Better Together


Switch Sports

In truth though, none of these sports feel bad. Even the weaker ones are still plenty of fun with the right company. The problem is that you’d better have friends to bust out and play Nintendo Switch Sports with. That’s because Nintendo has still not bothered to put any sort of career, goals, or anything of that nature in their game. They’ve seemingly decided the sports themselves are a big enough draw. They may be right, but it makes for a game that quickly gets old if you try to mostly play it solo. Modes have some alternate options like challenging puzzle-based levels in bowling which are fun, but even these won’t keep most players busy for long.

If you don’t have friends who come around to make fools of themselves in virtual sports regularly, there’s at least the option to play online. This is fun enough, though it doesn’t match the goofy thrill of flailing about with your friends in the same room. It’s a nice option, though, and some of the choices made with it, like the elimination style bowling with big groups, are pretty thrilling.

I sure hope you like playing online, though because the closest thing Nintendo Switch Sports has to progression is what basically amounts to a free battle pass that turns over quickly. You can definitely earn a lot of things to customize your character, a relief because of how few options you’re initially given. Still, this is the kind of stuff that shouldn’t need unlocking, and progression is far too slow.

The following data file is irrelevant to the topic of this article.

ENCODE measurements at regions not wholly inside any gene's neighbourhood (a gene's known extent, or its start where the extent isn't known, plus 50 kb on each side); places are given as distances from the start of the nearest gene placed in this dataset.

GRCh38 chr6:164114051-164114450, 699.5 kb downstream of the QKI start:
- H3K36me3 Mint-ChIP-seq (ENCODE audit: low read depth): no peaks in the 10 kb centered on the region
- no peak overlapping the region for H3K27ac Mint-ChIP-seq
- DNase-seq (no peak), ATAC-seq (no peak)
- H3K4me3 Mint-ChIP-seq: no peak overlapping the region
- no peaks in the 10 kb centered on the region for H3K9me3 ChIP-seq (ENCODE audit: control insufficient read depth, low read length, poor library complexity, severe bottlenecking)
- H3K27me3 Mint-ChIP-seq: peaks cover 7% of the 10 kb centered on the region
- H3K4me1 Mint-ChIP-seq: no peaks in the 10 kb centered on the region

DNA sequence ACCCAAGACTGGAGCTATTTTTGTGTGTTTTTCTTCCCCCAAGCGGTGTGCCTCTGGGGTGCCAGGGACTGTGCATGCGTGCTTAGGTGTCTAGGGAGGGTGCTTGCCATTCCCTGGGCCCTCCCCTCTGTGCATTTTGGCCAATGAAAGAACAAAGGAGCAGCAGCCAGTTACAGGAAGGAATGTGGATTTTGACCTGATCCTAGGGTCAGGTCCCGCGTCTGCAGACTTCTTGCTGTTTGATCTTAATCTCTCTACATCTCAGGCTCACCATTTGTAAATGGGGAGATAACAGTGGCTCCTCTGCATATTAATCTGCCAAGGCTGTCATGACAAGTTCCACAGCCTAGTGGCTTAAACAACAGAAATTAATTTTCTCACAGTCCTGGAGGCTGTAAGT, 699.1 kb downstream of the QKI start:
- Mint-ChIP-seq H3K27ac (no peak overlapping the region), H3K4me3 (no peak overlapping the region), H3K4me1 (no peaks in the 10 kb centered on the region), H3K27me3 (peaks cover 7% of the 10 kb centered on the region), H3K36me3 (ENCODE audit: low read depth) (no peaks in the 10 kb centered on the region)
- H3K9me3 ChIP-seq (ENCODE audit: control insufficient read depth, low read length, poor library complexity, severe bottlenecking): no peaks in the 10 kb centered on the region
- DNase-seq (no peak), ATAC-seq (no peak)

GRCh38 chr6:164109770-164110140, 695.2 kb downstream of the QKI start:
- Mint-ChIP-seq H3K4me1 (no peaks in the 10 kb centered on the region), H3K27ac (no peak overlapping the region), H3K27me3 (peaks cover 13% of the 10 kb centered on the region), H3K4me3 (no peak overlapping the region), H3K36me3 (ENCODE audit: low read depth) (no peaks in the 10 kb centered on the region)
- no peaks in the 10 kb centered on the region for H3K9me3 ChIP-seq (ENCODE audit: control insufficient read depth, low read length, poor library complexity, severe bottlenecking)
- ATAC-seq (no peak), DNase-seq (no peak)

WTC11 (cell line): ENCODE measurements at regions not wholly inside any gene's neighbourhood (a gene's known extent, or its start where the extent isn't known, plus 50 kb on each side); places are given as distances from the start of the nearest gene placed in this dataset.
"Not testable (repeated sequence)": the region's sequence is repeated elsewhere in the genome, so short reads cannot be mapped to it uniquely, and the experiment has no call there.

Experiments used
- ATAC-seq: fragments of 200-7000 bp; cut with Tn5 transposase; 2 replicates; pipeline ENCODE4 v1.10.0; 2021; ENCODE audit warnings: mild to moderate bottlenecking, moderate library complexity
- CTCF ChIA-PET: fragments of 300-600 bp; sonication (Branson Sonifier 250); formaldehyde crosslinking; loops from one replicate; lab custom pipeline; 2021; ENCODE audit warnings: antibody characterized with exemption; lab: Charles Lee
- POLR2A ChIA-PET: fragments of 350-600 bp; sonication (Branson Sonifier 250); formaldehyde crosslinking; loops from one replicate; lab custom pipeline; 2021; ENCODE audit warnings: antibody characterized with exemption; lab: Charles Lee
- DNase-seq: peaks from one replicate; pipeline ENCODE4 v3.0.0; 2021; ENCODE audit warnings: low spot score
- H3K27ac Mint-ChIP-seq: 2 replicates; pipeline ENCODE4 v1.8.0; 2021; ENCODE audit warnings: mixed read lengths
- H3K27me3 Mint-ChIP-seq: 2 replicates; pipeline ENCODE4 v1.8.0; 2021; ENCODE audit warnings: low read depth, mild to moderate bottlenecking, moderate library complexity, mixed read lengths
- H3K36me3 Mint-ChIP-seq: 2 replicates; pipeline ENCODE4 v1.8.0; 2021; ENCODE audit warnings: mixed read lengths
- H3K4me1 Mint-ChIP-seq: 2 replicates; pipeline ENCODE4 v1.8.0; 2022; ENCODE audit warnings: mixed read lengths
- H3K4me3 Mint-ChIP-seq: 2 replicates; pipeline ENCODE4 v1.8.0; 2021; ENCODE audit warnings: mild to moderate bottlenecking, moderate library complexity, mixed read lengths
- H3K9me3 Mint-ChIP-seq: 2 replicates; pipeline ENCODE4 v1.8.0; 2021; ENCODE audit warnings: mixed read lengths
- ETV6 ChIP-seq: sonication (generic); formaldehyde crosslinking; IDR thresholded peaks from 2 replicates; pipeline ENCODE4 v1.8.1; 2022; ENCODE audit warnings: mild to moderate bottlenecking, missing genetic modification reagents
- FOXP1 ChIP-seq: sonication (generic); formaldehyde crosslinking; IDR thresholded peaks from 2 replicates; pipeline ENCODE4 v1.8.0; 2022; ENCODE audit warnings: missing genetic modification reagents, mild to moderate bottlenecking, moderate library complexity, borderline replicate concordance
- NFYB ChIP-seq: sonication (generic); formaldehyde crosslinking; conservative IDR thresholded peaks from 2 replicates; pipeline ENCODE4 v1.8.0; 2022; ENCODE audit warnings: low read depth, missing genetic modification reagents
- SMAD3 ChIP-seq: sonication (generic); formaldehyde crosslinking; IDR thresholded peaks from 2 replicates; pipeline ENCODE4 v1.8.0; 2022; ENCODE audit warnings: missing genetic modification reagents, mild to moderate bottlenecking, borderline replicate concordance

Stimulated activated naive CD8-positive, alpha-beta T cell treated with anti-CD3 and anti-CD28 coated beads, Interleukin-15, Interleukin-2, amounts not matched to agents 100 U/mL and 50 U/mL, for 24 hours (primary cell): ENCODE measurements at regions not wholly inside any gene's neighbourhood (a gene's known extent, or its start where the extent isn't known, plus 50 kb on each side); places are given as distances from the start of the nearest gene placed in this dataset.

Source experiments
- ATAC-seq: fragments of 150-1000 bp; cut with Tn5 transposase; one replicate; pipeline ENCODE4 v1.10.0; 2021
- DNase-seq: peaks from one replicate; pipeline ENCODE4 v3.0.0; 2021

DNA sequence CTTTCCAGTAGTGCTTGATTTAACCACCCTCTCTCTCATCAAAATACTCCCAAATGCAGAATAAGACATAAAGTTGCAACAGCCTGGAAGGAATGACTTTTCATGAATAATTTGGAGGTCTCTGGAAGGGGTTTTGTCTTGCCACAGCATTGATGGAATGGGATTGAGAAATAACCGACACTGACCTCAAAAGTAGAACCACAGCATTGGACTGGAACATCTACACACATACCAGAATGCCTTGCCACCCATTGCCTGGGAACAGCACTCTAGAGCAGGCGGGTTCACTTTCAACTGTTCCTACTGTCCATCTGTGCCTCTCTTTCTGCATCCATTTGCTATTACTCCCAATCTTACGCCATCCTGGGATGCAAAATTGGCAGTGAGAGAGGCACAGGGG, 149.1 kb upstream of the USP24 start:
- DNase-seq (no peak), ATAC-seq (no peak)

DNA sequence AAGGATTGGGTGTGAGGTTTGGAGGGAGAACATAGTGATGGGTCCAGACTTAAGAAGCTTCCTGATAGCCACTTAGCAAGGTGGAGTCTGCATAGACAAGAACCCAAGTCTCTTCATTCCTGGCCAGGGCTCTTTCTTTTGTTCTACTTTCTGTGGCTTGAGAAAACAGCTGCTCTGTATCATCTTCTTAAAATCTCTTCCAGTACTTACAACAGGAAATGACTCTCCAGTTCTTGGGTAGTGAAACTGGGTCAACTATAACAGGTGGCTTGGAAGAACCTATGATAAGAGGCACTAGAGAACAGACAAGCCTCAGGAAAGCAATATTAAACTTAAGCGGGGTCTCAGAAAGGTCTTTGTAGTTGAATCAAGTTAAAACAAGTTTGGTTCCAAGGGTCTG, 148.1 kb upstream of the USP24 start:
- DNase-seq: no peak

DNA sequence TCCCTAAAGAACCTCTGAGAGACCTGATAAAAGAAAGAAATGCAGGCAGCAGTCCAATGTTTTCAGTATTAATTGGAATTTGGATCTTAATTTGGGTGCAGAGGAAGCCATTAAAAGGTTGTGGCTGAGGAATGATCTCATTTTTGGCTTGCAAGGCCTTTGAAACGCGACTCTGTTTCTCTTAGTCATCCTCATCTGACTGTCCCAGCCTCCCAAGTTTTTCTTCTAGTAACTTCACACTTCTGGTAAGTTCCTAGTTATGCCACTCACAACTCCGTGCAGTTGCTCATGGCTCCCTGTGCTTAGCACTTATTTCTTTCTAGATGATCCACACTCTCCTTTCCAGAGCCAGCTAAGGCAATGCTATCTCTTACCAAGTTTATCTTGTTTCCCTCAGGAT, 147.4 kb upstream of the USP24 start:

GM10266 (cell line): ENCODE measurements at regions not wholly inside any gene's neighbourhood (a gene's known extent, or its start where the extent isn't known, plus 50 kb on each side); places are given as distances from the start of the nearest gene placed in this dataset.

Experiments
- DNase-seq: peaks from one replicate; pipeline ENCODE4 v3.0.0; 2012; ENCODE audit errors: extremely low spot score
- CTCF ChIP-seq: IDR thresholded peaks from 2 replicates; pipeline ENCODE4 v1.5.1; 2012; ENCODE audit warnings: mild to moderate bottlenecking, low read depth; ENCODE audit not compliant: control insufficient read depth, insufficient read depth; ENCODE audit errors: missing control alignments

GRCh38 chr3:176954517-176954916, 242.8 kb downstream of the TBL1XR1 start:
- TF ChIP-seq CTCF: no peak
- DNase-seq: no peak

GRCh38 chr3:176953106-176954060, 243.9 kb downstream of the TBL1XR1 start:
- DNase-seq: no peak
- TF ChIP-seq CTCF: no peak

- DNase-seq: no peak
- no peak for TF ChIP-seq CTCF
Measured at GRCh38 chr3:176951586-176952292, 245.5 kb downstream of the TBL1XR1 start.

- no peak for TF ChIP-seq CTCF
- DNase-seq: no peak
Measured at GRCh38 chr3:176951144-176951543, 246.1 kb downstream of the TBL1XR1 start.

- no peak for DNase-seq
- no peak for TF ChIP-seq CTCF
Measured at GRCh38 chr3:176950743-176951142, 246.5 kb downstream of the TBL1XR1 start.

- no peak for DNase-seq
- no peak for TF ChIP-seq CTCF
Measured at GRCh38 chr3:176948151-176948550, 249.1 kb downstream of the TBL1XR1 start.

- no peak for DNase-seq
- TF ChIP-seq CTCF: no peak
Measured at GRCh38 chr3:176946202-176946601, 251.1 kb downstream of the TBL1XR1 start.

You can have a lot of fun with Nintendo Switch Sports, whether online or in person with friends. If you’re playing alone, though, its severe lack of content won’t keep you busy for long. Of course, that would be forgivable if it were a pack-in like the game that spawned this series, but as a game you have to actually purchase, players should expect more.


Final Verdict: 3.5/5

Available on: Switch (Reviewed); Publisher:  Nintendo; Developer: Nintendo EPD; Players: 4; Released: April 29th, 2022; ESRB: E10+ for Everyone 10+; MSRP: $39.99 (digital), $49.99 (physical)

Full disclosure: This review is based on a retail copy of Nintendo Switch Sports.

Andrew Thornton
Andrew has been writing about video games for nearly twenty years, contributing to publications such as DarkStation, Games Are Fun, and the E-mpire Ltd. network. He enjoys most genres but is always pulled back to classic RPG's, with his favorite games ever including Suikoden II, Panzer Dragoon Saga, and Phantasy Star IV. Don't worry though, he thinks new games are cool too, with more recent favorites like Hades, Rocket League, and Splatoon 2 stealing hundreds of hours of his life. When he isn't playing games he's often watching classic movies, catching a basketball game, or reading the first twenty pages of a book before getting busy and forgetting about it.